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Cold Cellar Leaks - They're Not Usually Costly To Repair


Discovering leaks in a cold cellar is a common occurence, particularly when there have been heavy rains or snow has melted during the spring thaw. Once the precise point of water entry has been established, unlike basements, it is usually very easy to prevent future leaks at minimal cost.

What To Do When You Discover Water in Your Cold Cellar

The first step in establishing how water has entered the cold cellar is to visually inspect the interior of the cold cellar, this is simple if the cold cellar is unfinished. If the cold cellar is finished, a more sophisticated inspection is required. The purpose of the inspection is to determine if the water is coming through the foundation walls or from the top of the walls. Water that is coming through the walls is classified as a basement leak while water originating from the top of the foundation wall is typically the result of a bona fide cold cellar leak.

You will find a considerable amount of information on the subject of basement leaks throughout our website. Bona fide basement leaks through foundation walls are easy to identify, we have provided many pictures of obvious leaks on our Typical Sources of Basement Leaks page.

If you have determined that the water in your cold cellar is the result of a foundation leak, visit one of the following two pages which are specific to the type of foundation that you have:

Poured Concrete Foundations
Concrete Block / Cinderblock Foundations

If you have determined that the water in your cold cellar is not the result of a basement leak, the associated water ingress is a breach through the building envelope; consequently, the repair approach for this type of situation must be from the exterior. Repairs from the interior will generally trap water, which is undesirable, and are generally ineffective and definitely more costly than addressing the leak from the exterior of your home.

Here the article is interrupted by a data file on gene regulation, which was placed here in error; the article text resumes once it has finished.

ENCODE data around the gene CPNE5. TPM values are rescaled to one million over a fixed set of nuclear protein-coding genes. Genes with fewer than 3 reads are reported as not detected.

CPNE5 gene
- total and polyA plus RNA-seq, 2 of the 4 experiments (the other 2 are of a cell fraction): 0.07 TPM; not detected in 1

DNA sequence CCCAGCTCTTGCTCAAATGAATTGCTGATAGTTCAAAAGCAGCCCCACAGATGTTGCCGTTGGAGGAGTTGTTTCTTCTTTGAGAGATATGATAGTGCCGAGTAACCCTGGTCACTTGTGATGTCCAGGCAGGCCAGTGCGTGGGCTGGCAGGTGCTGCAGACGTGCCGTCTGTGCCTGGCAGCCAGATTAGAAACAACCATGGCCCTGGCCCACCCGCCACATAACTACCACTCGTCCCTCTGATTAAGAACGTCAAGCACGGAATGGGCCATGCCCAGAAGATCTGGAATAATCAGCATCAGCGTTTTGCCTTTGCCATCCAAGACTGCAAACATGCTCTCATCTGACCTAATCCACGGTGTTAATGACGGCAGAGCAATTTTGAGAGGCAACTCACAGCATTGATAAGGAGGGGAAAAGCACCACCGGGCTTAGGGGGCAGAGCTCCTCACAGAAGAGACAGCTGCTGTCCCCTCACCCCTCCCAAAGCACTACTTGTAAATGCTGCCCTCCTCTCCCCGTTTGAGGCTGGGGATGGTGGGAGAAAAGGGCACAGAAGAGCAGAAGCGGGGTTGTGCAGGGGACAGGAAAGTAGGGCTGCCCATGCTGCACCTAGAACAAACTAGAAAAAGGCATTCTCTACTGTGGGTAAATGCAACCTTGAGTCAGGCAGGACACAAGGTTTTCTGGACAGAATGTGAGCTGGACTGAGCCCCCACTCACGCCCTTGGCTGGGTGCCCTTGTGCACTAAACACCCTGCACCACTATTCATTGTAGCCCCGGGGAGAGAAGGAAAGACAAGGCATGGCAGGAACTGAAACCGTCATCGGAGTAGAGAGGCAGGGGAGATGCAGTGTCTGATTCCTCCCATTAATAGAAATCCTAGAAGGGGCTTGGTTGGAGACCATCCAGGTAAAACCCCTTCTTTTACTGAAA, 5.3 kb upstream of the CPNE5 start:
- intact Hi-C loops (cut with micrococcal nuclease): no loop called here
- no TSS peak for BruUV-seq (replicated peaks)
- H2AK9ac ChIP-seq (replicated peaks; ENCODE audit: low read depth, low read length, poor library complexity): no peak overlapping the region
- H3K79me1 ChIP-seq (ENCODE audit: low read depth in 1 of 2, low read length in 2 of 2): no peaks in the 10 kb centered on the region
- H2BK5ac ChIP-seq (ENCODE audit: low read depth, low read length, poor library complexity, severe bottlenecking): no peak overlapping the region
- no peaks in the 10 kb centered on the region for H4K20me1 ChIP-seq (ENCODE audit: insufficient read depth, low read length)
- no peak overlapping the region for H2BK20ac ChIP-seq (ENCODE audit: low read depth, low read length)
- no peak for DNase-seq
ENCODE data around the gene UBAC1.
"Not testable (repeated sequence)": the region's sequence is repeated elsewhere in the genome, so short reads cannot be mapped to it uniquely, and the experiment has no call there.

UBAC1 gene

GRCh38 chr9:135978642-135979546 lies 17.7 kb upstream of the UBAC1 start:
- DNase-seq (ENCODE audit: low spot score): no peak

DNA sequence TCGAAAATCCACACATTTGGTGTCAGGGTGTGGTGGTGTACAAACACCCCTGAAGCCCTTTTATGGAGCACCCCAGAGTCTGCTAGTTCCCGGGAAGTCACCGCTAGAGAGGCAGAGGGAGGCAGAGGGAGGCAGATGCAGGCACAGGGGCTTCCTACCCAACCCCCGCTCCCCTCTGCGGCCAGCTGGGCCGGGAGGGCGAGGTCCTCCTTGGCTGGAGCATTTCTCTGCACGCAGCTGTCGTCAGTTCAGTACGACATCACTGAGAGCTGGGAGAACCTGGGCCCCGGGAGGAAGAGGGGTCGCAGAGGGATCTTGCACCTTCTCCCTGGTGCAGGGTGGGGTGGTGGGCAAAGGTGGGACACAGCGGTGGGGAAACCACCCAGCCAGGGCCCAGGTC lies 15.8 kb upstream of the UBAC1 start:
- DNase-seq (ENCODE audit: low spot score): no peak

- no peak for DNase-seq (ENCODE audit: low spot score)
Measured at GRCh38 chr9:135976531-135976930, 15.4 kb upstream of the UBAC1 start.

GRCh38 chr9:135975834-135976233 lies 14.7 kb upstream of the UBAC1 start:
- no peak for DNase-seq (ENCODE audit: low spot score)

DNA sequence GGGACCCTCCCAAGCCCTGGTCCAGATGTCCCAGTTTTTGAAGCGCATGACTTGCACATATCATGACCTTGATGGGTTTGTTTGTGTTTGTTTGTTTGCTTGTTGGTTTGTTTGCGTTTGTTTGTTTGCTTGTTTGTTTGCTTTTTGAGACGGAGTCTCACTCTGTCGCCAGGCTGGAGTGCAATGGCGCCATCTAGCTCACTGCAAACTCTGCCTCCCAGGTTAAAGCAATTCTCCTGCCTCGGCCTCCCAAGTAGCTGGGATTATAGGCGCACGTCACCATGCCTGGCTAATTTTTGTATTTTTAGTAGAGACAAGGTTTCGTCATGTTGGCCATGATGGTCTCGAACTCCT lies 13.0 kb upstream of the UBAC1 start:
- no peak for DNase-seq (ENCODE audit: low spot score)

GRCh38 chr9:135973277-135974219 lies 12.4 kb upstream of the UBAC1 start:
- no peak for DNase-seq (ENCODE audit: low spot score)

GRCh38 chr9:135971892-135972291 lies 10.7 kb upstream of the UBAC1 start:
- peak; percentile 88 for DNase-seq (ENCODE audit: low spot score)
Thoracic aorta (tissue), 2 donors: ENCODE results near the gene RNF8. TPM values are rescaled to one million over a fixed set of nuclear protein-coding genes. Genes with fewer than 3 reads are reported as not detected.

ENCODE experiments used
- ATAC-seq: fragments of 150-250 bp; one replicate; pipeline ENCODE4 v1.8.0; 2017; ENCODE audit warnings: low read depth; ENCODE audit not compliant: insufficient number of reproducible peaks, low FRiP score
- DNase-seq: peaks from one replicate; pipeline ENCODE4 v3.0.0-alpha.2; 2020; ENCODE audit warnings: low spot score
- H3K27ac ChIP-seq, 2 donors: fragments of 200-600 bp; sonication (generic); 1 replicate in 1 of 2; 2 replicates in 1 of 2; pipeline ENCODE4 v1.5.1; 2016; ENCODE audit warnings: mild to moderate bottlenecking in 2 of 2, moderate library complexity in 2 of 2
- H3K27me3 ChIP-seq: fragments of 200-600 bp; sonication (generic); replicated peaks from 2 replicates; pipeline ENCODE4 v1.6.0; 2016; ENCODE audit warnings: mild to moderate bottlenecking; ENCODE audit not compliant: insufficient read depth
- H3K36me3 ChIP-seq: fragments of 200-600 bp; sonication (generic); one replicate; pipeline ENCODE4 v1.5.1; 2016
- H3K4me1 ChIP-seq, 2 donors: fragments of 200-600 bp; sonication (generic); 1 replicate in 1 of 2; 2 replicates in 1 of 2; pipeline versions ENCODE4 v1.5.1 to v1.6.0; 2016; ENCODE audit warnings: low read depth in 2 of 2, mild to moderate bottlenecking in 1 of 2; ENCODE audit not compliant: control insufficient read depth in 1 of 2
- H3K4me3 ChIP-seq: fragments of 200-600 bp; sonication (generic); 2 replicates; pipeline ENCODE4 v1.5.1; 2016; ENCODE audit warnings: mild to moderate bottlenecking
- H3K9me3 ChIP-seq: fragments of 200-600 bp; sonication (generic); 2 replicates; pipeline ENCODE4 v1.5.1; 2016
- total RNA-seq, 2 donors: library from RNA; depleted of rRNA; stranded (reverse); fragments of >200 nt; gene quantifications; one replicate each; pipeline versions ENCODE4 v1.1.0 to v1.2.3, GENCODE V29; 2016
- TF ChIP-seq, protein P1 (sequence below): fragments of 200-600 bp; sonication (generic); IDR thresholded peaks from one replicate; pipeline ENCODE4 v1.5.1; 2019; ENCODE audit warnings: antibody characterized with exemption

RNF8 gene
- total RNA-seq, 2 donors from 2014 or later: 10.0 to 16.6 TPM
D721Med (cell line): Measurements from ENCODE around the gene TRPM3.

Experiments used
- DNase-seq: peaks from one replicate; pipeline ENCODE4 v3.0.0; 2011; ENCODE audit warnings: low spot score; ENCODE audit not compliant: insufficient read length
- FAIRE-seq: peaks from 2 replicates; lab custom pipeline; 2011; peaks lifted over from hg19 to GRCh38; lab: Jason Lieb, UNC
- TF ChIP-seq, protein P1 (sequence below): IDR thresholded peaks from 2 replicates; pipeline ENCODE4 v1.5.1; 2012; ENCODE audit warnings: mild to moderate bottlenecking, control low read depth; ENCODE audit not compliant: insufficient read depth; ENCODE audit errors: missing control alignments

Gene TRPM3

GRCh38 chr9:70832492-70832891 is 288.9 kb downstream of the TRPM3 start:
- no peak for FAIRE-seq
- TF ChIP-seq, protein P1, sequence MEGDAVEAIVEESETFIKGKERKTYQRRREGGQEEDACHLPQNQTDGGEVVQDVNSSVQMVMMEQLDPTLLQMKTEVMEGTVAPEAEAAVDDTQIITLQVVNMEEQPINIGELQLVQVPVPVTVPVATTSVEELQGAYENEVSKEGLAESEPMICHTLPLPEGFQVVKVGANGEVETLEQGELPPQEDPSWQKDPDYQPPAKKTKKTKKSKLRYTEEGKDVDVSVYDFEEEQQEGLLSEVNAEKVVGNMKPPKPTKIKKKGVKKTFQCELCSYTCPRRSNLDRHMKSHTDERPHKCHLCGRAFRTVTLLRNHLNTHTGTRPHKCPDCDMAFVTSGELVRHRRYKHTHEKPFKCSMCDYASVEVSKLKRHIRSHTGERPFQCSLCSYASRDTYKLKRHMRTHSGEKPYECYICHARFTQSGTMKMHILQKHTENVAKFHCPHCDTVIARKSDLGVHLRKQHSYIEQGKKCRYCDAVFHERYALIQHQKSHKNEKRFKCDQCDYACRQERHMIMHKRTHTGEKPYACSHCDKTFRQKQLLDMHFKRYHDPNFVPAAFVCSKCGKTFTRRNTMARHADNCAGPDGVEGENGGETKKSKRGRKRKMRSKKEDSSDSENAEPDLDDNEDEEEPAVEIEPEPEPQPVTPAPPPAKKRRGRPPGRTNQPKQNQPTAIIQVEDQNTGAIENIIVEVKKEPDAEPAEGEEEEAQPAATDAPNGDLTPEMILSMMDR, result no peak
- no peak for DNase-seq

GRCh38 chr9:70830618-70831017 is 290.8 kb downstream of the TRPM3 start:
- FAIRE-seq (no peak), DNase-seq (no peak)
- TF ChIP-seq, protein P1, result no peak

How Water Leaks Into a Cold Cellar

Having ruled out a basement leak through the foundation walls, water entering your cold cellar will usually be attributable to ingress via one or more of the three locations in the following illustration:

How water enters a cold cellar

Water that has entered the cold cellar through a crack in the concrete slab (location 2) requires a very specific and costly repair process which is beyond the scope of this discussion. Most cold cellar leaks are attributable to water ingress at locations 1 and 3. To confirm the precise point of water ingress, using your garden hose, allow water to flow freely on the porch slab while ensuring that the water has an opportunity to enter through both locations; you should expect that water will enter the cold cellar within a few minutes.

How To Prevent Cold Cellar Leaks

Water entering via either of these two locations can be prevented through a simple application of caulking; however, interlocking patio stones installed over top of the concrete slab require removal around the perimeter in order to access location 1 specifically.

The caulking to be used must be suitable for exterior window and door applications. Note that caulking must be applied to a dry and perfectly clean surface and cannot be applied when the temperature is less than 5 degrees celsius. If these conditions cannot be met, you can use plumber's putty, available at hardware stores, as an interim measure.

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